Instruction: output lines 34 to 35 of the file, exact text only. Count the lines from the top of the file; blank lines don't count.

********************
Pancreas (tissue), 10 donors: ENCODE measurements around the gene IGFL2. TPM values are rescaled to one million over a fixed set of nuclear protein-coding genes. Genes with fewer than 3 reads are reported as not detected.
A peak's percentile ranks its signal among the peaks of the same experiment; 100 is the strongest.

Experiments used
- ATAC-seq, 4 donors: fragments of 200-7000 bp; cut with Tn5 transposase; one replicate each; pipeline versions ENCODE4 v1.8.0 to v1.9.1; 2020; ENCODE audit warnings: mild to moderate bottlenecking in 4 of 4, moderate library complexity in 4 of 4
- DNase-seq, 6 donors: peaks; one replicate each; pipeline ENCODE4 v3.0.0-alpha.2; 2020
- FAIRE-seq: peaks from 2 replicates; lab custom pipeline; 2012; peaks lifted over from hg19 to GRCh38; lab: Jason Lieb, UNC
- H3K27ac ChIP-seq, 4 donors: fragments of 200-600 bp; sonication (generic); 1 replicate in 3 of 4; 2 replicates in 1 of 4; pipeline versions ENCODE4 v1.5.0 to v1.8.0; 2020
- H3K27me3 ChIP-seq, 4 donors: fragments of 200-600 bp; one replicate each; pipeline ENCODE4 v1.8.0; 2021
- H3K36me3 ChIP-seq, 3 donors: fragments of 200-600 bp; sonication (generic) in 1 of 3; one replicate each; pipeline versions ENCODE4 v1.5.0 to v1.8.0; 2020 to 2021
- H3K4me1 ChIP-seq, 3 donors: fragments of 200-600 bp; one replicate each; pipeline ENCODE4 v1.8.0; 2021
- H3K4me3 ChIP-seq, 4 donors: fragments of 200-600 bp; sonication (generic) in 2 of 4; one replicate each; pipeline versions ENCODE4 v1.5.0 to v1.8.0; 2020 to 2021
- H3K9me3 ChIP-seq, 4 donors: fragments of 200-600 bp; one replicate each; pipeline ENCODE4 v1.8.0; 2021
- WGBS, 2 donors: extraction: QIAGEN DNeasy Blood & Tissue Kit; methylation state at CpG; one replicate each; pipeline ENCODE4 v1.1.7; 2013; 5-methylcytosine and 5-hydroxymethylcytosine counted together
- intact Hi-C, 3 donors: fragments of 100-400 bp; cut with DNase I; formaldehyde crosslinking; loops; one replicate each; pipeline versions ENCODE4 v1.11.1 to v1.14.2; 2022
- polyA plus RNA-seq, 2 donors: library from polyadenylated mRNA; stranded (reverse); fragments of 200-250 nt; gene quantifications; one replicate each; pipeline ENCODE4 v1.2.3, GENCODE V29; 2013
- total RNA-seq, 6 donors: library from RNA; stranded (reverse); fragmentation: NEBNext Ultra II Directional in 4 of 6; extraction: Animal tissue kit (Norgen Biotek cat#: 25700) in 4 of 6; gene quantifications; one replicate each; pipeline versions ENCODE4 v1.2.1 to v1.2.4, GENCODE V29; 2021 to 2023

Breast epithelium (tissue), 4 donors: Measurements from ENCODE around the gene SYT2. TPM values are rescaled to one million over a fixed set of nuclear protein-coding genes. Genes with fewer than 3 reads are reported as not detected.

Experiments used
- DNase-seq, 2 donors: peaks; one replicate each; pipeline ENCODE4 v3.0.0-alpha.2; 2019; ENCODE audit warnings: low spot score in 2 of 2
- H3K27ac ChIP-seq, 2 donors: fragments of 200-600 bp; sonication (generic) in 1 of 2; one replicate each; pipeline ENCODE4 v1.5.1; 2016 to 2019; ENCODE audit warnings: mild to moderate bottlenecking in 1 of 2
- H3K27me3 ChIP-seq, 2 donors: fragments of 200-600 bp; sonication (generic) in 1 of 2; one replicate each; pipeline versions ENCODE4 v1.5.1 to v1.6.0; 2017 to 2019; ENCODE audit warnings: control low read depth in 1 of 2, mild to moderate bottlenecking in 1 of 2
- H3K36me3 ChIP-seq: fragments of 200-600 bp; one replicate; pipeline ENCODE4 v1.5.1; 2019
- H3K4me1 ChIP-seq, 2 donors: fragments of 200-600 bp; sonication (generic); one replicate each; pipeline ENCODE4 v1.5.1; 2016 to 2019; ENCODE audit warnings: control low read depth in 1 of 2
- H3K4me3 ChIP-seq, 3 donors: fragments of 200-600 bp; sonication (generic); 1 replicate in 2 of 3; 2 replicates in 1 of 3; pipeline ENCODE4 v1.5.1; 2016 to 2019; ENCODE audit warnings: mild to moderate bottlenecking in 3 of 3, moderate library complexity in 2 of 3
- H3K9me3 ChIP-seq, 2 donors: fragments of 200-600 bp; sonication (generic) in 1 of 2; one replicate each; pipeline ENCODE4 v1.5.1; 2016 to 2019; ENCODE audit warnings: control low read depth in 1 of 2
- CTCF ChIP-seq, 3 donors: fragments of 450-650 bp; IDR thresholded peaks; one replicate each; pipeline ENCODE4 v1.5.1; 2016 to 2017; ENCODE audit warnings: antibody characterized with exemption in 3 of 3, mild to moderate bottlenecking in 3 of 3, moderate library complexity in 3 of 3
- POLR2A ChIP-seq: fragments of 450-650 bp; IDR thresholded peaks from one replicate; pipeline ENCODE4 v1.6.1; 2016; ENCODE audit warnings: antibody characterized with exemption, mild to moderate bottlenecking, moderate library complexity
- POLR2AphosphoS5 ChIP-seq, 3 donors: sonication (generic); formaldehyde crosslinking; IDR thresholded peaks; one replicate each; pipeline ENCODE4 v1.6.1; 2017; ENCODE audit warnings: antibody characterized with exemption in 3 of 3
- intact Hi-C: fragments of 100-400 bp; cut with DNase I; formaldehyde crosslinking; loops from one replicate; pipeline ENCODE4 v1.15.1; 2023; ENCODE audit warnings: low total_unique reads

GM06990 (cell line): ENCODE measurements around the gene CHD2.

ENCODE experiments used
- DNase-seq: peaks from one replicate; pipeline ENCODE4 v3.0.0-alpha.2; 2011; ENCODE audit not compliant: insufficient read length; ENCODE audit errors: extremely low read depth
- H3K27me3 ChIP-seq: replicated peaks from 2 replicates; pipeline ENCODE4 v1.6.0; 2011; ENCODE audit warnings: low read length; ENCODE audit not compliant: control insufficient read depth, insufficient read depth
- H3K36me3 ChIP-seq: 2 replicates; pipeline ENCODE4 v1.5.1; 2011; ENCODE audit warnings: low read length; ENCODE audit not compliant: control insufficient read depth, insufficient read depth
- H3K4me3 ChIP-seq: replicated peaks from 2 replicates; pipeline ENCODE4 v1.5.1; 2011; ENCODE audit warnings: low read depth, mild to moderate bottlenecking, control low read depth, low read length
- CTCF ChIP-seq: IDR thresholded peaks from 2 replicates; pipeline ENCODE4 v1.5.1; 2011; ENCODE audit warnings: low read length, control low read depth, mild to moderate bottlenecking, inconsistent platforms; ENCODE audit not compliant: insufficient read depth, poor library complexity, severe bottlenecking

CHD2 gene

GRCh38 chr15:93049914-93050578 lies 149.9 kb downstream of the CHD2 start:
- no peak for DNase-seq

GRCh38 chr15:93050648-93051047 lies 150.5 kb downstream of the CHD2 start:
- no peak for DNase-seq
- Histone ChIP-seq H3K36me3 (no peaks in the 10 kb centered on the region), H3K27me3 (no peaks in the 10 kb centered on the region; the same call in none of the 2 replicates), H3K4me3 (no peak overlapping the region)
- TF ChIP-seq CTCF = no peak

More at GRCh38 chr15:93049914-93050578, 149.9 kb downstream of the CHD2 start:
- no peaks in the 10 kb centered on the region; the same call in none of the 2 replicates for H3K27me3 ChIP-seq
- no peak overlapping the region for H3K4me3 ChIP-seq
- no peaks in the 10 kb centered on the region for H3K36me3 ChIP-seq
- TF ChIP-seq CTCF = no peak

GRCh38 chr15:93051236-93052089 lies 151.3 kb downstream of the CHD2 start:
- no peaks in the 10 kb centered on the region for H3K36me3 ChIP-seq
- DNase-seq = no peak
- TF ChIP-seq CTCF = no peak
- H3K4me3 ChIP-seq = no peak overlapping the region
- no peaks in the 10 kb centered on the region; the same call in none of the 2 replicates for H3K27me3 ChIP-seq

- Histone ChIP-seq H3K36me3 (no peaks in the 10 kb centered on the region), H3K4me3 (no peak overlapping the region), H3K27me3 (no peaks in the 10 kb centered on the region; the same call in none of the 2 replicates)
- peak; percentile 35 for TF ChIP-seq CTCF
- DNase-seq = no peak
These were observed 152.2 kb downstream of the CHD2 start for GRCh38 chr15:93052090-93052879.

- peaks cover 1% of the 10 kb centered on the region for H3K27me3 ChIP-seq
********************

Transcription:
- H3K36me3 ChIP-seq: 2 replicates; pipeline ENCODE4 v1.5.1; 2011; ENCODE audit warnings: low read length; ENCODE audit not compliant: control insufficient read depth, insufficient read depth
- H3K4me3 ChIP-seq: replicated peaks from 2 replicates; pipeline ENCODE4 v1.5.1; 2011; ENCODE audit warnings: low read depth, mild to moderate bottlenecking, control low read depth, low read length